Forget Black Friday. More retailers are opening early on Thanksgiving this year, Reuters reports. If you're a store owner, are you legally required to pay overtime or premium "holiday" pay?
The short answer is "no." In general, private employers are not required by law to pay a special wage for work over the holidays. However, some exceptions may apply.
Under federal law, there is no special overtime rate for work performed over the holidays. This means that as a private employer, you can require that your employees work on Thanksgiving, Christmas, New Year or any other day while paying the same rate as you would any normal workday.
However, if your workers are covered by a collective bargaining agreement or have individual employment contracts, you would have to comply with the terms of those agreements.
Often a collective bargaining agreement will dictate the work calendar. Workers can typically refuse to work on days not set forth in the calendar, or receive a predetermined higher wage for work performed on those days. This may explain the common misperception that every employee must be paid special wages for work performed on holidays.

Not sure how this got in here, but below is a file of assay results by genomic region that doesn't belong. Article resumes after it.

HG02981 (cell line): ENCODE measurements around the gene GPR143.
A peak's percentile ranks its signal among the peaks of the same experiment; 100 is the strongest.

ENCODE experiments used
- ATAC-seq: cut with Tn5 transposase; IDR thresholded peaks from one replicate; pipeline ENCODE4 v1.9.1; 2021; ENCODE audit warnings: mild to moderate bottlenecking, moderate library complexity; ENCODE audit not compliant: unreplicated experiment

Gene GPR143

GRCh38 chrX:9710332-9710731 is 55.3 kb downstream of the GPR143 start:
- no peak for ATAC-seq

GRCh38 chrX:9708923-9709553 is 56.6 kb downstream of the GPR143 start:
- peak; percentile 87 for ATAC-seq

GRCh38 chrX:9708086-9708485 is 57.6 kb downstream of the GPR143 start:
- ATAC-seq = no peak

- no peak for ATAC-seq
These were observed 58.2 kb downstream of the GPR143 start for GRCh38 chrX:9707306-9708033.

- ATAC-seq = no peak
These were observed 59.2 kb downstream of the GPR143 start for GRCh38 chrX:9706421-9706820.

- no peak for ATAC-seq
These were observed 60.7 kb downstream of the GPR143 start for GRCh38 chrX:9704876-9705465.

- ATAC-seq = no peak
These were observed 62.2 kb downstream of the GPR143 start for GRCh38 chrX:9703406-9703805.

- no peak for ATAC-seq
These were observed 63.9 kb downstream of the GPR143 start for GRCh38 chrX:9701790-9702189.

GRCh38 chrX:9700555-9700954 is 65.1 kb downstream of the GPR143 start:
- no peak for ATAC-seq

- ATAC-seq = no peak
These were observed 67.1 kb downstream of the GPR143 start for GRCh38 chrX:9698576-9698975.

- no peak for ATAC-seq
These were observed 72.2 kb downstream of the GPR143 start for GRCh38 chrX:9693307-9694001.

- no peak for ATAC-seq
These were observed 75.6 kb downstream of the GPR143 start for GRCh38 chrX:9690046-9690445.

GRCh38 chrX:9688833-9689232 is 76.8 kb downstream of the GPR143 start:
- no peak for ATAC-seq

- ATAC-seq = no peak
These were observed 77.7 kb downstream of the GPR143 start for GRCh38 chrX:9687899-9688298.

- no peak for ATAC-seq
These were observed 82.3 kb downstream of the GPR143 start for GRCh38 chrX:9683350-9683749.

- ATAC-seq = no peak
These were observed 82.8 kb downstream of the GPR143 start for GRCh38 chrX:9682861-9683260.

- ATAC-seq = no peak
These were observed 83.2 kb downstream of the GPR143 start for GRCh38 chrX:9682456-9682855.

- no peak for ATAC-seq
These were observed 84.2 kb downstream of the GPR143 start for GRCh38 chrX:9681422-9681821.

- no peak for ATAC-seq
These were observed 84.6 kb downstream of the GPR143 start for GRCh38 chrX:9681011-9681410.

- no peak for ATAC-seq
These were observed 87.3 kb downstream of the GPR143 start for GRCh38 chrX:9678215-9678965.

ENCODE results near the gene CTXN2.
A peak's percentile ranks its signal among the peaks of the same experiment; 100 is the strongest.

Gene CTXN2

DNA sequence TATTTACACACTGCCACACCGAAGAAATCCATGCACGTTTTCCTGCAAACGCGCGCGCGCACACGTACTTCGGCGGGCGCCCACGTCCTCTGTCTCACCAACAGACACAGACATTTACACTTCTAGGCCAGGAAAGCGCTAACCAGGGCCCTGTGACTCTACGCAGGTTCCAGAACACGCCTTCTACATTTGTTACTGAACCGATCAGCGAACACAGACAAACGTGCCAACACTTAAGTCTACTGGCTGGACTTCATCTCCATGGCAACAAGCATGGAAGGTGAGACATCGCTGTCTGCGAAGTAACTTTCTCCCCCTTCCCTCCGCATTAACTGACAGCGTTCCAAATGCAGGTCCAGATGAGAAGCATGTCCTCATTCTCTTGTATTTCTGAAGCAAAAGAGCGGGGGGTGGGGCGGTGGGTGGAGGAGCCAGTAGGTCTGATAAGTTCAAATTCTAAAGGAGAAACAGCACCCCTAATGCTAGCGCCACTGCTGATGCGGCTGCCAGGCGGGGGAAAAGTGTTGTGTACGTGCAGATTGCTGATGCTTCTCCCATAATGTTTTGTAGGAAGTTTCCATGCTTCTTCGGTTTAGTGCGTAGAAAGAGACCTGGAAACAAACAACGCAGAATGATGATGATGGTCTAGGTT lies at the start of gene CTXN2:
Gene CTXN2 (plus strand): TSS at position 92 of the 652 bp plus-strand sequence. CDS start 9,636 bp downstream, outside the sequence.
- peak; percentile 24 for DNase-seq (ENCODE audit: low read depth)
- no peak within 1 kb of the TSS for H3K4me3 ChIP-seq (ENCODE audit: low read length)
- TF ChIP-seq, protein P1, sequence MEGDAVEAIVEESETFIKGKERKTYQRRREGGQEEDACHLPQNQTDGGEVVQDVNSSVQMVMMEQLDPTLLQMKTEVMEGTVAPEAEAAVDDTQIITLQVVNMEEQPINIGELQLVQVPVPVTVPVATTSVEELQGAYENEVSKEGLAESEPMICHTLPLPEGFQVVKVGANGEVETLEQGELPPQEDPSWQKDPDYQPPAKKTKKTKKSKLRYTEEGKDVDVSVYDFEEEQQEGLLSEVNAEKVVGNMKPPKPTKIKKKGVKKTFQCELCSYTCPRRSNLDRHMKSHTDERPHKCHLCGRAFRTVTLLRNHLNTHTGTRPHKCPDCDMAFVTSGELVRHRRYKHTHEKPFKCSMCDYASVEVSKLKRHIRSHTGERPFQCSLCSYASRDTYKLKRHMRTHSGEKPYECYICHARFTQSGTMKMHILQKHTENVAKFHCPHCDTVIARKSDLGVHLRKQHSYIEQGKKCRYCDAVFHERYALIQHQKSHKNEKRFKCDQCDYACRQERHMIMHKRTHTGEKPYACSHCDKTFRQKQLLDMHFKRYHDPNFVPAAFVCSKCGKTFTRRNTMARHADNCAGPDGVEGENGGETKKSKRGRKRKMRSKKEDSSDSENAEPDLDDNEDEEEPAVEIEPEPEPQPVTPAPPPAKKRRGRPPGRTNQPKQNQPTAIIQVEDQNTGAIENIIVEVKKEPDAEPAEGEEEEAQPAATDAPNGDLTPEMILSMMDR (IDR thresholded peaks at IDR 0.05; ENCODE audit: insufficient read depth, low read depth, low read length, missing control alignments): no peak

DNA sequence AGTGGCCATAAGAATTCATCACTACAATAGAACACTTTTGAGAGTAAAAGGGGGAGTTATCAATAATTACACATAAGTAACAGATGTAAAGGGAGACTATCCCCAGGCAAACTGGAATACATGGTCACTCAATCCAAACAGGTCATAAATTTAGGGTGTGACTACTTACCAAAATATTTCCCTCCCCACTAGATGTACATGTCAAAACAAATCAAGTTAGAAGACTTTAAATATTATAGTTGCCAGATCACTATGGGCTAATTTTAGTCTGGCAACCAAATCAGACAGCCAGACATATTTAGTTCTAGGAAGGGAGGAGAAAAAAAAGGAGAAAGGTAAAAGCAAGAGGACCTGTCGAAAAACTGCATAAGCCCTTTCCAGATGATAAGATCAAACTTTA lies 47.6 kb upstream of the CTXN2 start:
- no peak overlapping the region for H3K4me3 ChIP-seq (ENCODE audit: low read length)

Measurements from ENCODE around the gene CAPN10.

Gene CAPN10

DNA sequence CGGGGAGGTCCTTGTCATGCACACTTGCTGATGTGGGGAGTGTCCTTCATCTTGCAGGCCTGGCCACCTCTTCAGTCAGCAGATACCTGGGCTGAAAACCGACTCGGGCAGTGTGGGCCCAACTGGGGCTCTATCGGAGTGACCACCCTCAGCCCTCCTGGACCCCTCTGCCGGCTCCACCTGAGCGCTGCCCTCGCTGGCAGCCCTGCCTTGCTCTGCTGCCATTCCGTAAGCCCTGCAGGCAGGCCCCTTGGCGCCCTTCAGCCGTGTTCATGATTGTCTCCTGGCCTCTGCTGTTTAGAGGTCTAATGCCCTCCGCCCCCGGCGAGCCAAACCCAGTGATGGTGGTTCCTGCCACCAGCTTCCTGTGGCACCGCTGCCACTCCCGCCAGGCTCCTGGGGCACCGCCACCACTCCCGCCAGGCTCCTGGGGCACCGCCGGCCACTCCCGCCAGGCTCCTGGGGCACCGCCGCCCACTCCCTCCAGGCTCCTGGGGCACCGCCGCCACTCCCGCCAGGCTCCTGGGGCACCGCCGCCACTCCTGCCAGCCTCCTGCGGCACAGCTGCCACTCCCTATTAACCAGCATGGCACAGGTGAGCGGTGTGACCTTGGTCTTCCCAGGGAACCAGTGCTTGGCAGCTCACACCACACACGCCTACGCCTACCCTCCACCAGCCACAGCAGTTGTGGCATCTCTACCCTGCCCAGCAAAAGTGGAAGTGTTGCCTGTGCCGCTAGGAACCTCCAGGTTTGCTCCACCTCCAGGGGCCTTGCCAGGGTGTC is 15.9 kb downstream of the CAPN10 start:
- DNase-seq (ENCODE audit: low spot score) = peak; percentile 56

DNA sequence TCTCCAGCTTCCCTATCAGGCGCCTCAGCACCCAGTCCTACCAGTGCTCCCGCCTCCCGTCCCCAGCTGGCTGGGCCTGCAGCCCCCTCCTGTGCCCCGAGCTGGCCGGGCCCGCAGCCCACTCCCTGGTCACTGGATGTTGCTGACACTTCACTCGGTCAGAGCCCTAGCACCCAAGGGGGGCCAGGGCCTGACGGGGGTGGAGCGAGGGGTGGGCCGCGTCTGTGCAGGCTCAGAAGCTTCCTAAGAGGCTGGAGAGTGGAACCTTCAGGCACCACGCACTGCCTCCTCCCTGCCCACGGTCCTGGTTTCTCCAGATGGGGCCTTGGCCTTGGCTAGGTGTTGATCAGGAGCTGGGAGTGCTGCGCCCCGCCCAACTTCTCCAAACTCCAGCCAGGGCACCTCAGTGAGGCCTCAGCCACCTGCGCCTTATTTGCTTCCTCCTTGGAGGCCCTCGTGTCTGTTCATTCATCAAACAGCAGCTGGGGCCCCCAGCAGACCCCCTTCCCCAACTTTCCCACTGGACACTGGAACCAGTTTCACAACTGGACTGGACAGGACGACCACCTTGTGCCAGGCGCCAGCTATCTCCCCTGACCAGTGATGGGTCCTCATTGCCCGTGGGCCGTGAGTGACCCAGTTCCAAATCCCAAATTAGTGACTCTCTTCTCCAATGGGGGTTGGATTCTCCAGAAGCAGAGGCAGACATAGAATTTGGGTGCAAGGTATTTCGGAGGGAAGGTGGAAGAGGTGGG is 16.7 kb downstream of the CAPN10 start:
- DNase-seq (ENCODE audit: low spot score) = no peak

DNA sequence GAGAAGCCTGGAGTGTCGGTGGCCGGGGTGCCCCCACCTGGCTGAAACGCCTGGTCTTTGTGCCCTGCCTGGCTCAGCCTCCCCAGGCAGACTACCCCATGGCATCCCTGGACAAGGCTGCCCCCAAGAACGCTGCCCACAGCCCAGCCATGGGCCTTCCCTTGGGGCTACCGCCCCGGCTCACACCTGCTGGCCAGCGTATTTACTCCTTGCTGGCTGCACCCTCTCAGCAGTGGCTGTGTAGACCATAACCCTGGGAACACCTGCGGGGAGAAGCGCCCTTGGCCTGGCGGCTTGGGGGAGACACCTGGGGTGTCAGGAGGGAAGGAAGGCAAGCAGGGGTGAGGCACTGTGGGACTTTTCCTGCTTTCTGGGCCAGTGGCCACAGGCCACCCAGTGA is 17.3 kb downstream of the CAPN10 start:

Such agreements can be complicated, so If you're planning to be open for business on a holiday and you're unsure about what your labor agreement requires, you may want to contact an employment attorney to address any potential legal issues.
Still, just because holiday pay may not be legally required for most employers, you may want to consider other, non-legal factors before paying your workers minimum wage for working on Thanksgiving. Staff morale and loyalty are just a few. So you may want to consider paying more as a reward or bonus for workers who sacrifice their family time to help out your business.
Follow FindLaw for Consumers on Google+ by clicking here.